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YHS grad Riley Cooks is training for a berth on the 2020 U.S. Olympic team. (Photos courtesy of Cooks' family)

Yosemite Grad Sprinting Toward 2020 Olympics

LONG BEACH — Former Oakhurst resident and 2012 Yosemite High School (YHS) valedictorian Riley Cooks has emerged as a top contender to make the 2020 U.S. Olympic heptathlon team.

Riley, 25, is now living in southern California and working as a substitute school teacher while training to compete in the Tokyo Olympics.

Her next major hurdle — and javelin throw (and five other events in the grueling heptathon) — will come in Eugene, Oregon, in June 2020 at the U.S. Olympic Trials where Riley’s already qualified to compete.

“I’d like to thank everyone who has supported me from as far back as high school to now,” she says. “Growing up in the mountains and doing sports at Yosemite made me the person and athlete I am today.”

“When I compete,” Riley adds, “I compete for my family as well as my hometown and everyone who grew up in a small town with big dreams.”

When she wasn’t making straight A’s at YHS , Riley focused mostly on soccer and volleyball. She only ran track her sophomore year. “I stopped to concentrate on volley,” she says.

Riley Cooks

Riley didn’t really start her track and field career until she got to Cuesta College in San Luis Obispo. During her second year at Cuesta, the former Badger set records in winning the national junior college heptathlon title.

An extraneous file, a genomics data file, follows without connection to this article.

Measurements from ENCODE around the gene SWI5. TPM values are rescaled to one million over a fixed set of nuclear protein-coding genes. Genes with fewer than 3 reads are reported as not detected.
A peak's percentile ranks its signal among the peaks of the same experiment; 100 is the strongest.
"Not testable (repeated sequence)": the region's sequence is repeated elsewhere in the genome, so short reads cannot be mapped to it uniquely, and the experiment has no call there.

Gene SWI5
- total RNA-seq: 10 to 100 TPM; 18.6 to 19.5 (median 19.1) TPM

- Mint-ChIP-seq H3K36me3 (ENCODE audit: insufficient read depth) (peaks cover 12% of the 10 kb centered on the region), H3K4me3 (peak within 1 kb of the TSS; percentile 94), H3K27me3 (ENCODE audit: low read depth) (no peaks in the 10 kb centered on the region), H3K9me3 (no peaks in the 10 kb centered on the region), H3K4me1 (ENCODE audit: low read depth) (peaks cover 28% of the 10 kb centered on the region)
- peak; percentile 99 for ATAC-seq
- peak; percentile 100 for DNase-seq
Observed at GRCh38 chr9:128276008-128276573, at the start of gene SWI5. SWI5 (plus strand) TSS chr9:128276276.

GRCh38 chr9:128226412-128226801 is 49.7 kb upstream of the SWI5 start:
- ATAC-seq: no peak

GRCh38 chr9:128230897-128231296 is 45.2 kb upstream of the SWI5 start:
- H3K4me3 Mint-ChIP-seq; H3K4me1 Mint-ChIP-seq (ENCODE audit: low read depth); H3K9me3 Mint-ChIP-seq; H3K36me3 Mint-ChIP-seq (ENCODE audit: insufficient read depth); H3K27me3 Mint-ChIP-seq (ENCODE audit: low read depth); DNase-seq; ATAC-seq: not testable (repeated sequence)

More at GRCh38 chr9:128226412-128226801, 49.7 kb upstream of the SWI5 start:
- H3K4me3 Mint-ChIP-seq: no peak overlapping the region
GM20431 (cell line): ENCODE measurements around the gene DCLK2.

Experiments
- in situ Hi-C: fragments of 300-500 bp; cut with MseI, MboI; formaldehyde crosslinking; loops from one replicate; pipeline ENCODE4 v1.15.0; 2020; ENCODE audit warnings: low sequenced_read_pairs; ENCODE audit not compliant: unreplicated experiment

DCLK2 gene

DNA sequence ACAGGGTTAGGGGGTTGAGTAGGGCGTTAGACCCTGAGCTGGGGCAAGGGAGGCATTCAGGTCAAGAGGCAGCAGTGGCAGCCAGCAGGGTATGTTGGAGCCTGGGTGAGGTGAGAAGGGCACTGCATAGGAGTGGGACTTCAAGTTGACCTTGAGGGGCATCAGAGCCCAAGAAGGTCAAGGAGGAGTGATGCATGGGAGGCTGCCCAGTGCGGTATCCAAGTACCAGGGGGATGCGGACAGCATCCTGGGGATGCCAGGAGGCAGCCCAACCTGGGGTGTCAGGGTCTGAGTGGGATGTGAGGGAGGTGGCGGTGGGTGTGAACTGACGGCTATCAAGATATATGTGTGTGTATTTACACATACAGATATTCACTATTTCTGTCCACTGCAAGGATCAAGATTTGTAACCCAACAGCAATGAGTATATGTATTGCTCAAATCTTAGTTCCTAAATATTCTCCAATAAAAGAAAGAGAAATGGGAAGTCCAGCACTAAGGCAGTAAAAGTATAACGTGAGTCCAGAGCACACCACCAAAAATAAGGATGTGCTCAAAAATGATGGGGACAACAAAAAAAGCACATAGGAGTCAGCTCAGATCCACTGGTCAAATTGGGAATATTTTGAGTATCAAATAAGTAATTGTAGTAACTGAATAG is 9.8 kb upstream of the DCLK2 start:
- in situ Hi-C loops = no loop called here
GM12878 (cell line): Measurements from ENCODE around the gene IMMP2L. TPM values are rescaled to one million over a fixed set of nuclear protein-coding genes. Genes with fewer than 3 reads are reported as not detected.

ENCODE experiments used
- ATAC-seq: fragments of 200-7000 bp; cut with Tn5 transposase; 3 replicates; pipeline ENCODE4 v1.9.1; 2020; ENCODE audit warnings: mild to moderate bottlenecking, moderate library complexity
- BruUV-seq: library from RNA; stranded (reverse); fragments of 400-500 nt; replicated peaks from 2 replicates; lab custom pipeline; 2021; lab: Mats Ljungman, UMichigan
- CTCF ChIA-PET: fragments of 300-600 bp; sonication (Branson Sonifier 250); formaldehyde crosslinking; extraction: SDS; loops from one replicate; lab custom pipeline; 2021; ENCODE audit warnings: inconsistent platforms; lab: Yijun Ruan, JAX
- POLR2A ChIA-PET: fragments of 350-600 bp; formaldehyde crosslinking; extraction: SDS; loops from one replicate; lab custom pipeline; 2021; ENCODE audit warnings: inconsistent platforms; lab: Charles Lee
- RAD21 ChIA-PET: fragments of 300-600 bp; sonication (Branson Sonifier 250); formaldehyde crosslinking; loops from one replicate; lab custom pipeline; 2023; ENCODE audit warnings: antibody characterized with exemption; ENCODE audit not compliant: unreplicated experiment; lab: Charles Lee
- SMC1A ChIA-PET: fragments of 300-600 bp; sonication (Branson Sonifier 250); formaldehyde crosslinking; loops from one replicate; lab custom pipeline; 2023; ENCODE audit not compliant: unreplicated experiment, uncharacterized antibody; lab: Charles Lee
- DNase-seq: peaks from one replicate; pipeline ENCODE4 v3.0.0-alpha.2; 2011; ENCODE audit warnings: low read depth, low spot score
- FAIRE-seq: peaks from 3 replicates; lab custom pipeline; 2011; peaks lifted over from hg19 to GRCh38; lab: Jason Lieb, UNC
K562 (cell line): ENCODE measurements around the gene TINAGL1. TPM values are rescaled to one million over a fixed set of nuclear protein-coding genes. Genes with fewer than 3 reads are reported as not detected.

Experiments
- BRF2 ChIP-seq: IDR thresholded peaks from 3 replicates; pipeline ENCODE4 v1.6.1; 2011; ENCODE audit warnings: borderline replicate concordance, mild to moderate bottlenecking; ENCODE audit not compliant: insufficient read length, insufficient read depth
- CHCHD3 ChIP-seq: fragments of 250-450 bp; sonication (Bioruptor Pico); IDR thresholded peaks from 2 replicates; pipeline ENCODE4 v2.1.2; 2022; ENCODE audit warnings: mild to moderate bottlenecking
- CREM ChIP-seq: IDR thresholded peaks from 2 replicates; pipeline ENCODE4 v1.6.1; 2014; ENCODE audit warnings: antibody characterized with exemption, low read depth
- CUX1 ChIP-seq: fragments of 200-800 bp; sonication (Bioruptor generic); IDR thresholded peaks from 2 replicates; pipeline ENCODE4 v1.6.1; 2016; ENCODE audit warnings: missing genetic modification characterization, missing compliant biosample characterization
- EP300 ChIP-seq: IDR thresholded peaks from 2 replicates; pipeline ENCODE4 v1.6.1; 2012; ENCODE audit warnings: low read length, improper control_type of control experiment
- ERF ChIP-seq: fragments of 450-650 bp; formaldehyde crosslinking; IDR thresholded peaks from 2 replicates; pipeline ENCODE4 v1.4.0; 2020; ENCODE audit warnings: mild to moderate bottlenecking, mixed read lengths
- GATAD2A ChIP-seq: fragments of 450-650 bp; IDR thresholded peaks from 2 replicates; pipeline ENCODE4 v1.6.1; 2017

She went on to compete for Long Beach State and, after graduating in 2017, decided to take a short break from competition.

“Riley was nudged by the universe” to continue training for 2020 and the Tokyo Olympics, says her mother, Roxy Schultz-Cook. “She recognized that her talents can take her to the next level.”

Riley will be flying to Talence, France next week to compete in a prestigious, pre-Olympic event called Decastar. In July, she will be sprinting and leaping in the U.S. National Championships in Des Moines.

A two-day competition, the heptathlon combines the 100-meter hurdles, 200-meter sprint, 800-meters run, javelin throw, shot put, long jump and high jump. Each event is scored individually and then scores are combined to determine the winner.

Unlike single-event athletes, heptathlon competitors “have to be good at all seven events all in the same meet,” says Roxy. “It takes hours and hours of training and dedication.”

“The 100-meters [hurdles] and the 200 [-meter sprint] are my best events,” says Riley, who also is working as a personal coach for high school athletes in order to help make ends meet.

Her parents, Roosevelt and Roxy Schultz-Cook, have started a GoFundMe page with a goal of raising $10,000 to help defer some of Riley’s training and travel expenses. She also needs her own javelin and shot put because she had been using loaners.

As of Wednesday afternoon, June 12, donations to the GoFundMe account had reached more than $1,800.

“Roosevelt and I have and will continue to provide as much as we can,” Roxy writes on the GoFundMe page. “[But] we need to reach outside our means to look for additional resources,” Roxy adds. “We humbly wanted to throw it out there to all [Riley’s] supporters and future fans that if anyone is interested and able to assist with a donation, she and we would greatly appreciate it!”

Riley says she plans to report out on how all contributions are used to help support her Olympic quest.

Follow her pursuit of Olympic glory at #TEAMRILEY #RELEASETHEBEAST, @rileycooks.

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